The sensation of soaring above the clouds is something many people only experience in their dreams. However, those interested in becoming pilots often don’t know that the dream is more attainable and affordable than they think. This guide will help you understand the steps and costs associated with receiving the certifications you need to take to the skies — whether it’s on a short-day flight or flying professionally as a commercial airline pilot.
Types of Pilot Certifications
Aspiring pilots can gain a number of certifications, ranging from sport certification to airline transport pilot certification. The prices for each certification vary, but the following are the average costs as well as how long each certification takes to achieve.
- Sport: Sport pilots perform day flights in light aircraft. The average cost of certification is $3,000, and the process takes roughly three months.
- Private: Private pilots fly for personal or business travel and only in clear weather. The average cost of certification is $7,000, and the process takes about four months.
- Instrument: Instrument pilots fly for personal travel or business. They can operate in clear or cloudy weather. The average cost of certification is $10,000, and the process takes about six months.
- Multi-engine: Multi-engine pilots are able to fly aircraft with two engines. The average cost of certification is $10,000, and the process takes about three months once you receive your private certification.
- Commercial: Commercial pilots fly professionally. The average cost of certification is $20,000, and the process takes roughly eight months to complete.
- Flight instructor: Flight instructors can teach others to fly. This certification costs about $22,000 and requires roughly one full year to complete.
- Airline transport pilot: An airline transport pilot is an airline captain. Airlines often pay for this training, and the process can take as littles as four months and as much as four years to complete, depending on the airline.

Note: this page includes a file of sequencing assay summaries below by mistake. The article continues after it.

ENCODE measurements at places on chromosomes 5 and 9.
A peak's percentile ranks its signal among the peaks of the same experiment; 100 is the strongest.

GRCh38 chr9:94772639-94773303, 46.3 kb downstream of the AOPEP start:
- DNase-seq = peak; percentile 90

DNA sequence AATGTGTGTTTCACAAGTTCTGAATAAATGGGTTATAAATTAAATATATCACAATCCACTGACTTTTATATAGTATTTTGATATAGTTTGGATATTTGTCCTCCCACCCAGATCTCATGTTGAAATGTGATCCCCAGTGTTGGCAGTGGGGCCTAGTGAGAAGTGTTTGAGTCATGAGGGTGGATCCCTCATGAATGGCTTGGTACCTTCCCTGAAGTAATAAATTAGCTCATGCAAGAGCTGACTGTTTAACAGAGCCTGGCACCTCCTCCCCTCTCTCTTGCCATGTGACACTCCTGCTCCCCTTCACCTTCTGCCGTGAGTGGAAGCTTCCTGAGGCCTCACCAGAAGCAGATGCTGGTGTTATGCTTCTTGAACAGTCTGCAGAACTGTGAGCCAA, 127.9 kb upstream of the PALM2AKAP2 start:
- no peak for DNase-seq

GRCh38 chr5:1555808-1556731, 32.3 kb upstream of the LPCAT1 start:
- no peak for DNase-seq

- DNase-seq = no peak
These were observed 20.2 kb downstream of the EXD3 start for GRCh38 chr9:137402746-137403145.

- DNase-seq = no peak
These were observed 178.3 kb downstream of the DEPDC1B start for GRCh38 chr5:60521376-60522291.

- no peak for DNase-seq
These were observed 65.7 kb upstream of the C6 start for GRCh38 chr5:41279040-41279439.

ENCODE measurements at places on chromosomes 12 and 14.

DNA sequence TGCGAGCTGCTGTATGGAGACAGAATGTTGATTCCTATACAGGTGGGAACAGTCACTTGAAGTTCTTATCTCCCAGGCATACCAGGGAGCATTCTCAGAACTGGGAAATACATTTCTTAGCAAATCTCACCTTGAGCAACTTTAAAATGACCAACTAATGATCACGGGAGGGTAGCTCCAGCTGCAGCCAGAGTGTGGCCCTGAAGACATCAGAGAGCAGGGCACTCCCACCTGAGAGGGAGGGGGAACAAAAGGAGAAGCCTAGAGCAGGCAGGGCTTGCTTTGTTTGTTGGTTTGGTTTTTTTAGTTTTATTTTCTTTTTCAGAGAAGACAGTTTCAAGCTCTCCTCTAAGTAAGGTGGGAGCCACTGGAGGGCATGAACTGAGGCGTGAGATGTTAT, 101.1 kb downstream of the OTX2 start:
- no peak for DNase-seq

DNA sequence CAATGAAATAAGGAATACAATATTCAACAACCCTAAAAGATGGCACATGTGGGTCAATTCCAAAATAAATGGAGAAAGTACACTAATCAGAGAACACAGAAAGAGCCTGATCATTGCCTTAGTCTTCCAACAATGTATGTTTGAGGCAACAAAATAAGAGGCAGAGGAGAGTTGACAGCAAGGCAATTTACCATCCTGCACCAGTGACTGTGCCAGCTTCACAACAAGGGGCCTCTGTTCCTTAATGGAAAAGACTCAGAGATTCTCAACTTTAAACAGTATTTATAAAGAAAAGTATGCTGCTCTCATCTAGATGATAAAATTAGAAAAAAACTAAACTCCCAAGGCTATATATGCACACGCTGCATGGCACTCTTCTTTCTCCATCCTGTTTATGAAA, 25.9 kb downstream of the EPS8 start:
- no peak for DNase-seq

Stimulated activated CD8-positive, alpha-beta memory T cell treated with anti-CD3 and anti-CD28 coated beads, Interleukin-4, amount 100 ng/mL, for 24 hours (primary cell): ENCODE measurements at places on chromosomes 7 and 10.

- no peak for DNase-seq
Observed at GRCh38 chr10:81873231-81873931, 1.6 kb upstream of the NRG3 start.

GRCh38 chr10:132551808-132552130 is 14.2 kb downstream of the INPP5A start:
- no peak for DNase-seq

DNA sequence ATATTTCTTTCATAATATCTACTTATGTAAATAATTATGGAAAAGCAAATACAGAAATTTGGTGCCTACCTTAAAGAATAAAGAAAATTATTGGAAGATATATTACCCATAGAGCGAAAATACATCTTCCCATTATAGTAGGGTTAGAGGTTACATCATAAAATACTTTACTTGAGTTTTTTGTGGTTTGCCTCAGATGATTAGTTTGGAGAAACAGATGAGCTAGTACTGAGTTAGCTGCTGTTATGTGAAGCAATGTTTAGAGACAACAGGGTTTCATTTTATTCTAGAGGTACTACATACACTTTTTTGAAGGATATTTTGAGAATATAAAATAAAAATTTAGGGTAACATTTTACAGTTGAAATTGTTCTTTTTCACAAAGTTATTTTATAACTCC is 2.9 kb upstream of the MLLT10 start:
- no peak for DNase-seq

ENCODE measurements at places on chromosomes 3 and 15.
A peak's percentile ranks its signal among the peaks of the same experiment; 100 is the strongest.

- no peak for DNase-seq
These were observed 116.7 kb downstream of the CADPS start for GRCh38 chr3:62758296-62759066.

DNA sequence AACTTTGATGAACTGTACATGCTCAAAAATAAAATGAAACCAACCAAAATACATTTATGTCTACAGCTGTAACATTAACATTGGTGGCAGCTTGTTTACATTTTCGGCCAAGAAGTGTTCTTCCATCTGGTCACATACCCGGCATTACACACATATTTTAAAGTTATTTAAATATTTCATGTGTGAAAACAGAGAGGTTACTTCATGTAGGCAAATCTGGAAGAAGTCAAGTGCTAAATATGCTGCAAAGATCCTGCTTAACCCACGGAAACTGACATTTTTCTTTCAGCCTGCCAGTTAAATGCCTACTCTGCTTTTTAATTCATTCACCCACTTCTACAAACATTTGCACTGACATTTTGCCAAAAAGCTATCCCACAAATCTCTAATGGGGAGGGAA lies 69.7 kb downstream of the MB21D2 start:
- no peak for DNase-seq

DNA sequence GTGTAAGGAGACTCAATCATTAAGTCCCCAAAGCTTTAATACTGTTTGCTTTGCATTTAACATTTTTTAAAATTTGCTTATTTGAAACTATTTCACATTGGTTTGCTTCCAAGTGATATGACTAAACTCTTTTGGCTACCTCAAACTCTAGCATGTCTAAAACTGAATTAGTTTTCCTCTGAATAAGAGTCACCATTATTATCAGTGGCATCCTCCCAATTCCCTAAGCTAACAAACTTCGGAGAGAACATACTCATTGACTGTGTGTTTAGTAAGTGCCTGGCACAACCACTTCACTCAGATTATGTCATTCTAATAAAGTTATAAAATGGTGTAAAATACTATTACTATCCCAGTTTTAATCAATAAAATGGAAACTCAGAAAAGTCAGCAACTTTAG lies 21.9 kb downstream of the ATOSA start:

Requirements for Certification
Receiving your certification, whether it’s to be a sport pilot or airline transport pilot, is a major accomplishment. All pilots must meet a number of requirements to be considered for any certification.
- Pilots must be at least 16 years old to fly alone. You will also need a Federal Aviation Administration (FAA) Student Pilot Certificate, issued through the Integrated Airman Certification and Rating Application website, to fly solo during your training. Your flight instructor can help with the application process.
- Pilots must pass the FAA’s computer-based private pilot knowledge test to complete private pilot training. You’ll need an endorsement from your flight instructor to be eligible to take the test. Private pilots must also complete the Designated Pilot Examiner practical exam to receive certification.
- Pilots must be at least 17 years old to receive any pilot certificate.
- Pilots must have at least a third-class medical certificate to attain recreational or private certificates.
- Pilots must have a valid and current U.S. driver’s license to become a sport pilot.
- All pilots must be able to speak, read and understand English to attain certification.
Find a Flight School and Start Flying
You’ve researched the requirements of becoming a pilot, because you want to learn to fly. While the list of requirements appears long, a quality instructor and flight school can help you achieve your goal as quickly and thoroughly as possible.
It’s important to visit nearby schools and instructors to discuss their rates, the cost of aircraft rental, and any additional taxes and fees. Find out what your entire certification costs will be, so you can fully understand how much money you’ll need to set aside to reach your goal of taking to the skies. It’s also essential to assess whether you’re comfortable with the school’s instructors, planes and learning steps.
Once you’ve found a suitable flight school, it’s time to fasten your seat belt, prepare for takeoff, and start working toward your dream.
Author bio: Jannette Tucker is Vice President for Aero Marine Interior, Inc., a 145 aviation repair station. She holds degrees in business administration and human resources and has more than 18 years’ experience in various positions within the aviation industry.